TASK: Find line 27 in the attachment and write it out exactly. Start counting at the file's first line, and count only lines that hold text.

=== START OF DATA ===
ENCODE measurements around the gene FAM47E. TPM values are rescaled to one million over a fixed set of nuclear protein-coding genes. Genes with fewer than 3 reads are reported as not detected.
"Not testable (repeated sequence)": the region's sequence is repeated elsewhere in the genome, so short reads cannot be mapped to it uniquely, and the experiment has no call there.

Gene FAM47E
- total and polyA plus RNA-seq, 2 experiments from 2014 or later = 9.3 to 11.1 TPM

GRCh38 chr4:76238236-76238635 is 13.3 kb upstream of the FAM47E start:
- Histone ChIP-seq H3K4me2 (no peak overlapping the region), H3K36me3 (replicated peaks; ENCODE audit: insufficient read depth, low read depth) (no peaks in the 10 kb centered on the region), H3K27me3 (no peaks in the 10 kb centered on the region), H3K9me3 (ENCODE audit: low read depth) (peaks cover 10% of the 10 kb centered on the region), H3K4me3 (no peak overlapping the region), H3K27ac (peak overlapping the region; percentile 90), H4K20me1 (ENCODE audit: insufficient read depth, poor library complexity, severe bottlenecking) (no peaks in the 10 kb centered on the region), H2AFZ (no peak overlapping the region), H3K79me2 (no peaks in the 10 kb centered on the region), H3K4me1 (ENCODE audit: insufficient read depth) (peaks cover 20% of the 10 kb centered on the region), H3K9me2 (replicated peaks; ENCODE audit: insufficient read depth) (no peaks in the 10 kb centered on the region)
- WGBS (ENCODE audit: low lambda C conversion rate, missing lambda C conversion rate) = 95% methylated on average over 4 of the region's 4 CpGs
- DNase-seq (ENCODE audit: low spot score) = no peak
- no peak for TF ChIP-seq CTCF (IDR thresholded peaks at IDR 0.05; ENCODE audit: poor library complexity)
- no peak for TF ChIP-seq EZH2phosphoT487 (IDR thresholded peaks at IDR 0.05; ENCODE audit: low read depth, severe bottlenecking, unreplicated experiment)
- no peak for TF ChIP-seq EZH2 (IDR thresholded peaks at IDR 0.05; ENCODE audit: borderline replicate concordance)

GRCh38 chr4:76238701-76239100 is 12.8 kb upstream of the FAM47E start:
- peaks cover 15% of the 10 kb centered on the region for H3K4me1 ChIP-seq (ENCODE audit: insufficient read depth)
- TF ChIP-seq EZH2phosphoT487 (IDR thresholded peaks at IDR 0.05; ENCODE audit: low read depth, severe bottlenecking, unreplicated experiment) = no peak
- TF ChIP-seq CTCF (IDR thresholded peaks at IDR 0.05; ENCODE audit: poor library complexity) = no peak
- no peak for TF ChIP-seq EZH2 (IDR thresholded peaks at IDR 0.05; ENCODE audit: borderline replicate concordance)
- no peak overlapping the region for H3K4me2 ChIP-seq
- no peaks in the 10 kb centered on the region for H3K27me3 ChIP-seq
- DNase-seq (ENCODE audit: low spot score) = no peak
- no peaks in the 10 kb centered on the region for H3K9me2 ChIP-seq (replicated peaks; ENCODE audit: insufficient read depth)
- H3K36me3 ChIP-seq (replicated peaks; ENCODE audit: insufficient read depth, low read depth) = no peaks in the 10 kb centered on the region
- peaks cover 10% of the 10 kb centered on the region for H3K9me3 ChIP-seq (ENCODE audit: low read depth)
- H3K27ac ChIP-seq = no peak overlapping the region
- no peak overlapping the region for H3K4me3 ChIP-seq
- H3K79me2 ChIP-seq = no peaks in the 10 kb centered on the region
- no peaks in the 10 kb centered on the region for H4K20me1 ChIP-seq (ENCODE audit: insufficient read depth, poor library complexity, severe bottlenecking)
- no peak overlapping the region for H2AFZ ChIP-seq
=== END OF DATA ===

- no peak overlapping the region for H2AFZ ChIP-seq